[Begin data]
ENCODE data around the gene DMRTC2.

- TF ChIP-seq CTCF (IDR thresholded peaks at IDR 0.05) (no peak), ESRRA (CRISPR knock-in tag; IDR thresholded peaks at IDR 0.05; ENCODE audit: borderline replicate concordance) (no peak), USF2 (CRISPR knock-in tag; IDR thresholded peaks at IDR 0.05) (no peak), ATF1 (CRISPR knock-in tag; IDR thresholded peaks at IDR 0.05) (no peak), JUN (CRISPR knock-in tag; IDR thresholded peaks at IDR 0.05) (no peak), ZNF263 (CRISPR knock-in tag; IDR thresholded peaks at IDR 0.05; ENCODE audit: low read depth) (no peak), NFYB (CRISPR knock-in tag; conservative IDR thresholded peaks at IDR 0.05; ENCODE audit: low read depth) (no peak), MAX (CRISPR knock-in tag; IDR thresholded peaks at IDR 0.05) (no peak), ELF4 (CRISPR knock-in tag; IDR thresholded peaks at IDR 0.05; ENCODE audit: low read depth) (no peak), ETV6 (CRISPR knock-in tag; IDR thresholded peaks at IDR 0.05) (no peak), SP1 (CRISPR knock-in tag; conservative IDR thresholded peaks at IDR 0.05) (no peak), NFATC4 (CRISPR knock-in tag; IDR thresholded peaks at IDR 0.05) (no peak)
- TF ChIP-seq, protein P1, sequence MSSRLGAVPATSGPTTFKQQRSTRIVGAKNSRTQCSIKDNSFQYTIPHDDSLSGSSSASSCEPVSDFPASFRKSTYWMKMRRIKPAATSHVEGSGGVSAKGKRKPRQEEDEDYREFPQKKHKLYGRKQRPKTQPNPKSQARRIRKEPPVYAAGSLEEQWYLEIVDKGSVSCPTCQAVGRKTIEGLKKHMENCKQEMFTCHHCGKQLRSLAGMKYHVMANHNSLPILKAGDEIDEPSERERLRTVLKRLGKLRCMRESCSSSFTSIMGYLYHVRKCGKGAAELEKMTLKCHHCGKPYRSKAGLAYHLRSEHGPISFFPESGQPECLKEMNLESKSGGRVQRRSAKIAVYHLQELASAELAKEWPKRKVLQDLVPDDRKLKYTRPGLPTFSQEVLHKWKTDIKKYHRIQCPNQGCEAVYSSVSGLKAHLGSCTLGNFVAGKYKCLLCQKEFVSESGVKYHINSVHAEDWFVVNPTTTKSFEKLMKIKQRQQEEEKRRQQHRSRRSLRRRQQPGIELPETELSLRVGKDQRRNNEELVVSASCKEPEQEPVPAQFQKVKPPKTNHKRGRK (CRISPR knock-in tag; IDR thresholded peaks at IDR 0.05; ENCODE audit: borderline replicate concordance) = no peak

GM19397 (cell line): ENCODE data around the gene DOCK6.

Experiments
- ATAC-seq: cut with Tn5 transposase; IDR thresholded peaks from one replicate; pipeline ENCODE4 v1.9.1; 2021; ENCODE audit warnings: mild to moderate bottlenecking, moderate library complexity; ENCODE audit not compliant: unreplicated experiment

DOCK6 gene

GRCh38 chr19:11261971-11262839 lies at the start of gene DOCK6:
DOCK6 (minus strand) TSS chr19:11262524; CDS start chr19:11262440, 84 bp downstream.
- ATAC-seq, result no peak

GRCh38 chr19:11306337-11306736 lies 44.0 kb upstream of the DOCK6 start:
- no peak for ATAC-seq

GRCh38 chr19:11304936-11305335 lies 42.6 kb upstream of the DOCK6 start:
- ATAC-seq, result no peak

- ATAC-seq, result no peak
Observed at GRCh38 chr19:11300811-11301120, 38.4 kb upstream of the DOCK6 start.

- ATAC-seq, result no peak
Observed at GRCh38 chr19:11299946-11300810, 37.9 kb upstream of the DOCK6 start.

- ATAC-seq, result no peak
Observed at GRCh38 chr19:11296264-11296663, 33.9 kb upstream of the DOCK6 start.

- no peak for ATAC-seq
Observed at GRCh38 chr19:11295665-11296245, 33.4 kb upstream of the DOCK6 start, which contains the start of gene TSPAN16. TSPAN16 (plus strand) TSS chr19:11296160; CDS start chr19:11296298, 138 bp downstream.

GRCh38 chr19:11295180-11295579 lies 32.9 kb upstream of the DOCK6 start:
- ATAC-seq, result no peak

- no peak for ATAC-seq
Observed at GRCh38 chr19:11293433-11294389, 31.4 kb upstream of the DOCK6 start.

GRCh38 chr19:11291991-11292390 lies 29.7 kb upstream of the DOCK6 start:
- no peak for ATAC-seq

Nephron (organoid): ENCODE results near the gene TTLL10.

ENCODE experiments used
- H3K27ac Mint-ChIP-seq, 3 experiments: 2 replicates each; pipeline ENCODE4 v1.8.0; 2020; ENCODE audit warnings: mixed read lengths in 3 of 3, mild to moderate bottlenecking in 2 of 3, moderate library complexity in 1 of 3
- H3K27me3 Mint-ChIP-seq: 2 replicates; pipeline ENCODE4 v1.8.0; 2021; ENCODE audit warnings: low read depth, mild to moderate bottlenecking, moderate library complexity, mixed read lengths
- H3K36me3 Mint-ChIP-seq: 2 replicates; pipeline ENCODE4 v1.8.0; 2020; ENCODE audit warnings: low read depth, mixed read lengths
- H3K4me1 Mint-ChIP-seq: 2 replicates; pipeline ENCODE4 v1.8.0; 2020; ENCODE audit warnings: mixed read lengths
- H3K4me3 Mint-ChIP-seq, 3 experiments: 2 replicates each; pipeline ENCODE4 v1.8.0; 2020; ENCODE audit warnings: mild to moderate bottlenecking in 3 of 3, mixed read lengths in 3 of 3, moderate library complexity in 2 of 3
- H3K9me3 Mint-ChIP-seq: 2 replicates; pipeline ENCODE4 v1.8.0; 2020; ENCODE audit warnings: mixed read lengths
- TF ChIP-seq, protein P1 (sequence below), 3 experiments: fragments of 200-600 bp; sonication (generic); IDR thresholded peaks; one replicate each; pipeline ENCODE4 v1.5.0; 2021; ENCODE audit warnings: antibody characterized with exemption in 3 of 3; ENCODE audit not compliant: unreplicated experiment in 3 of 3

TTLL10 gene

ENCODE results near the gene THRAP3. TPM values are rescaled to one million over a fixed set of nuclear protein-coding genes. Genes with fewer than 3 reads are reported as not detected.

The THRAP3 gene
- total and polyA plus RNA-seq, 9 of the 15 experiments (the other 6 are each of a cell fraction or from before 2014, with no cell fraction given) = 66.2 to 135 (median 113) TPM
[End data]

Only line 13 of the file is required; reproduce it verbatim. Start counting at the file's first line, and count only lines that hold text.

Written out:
GRCh38 chr19:11304936-11305335 lies 42.6 kb upstream of the DOCK6 start: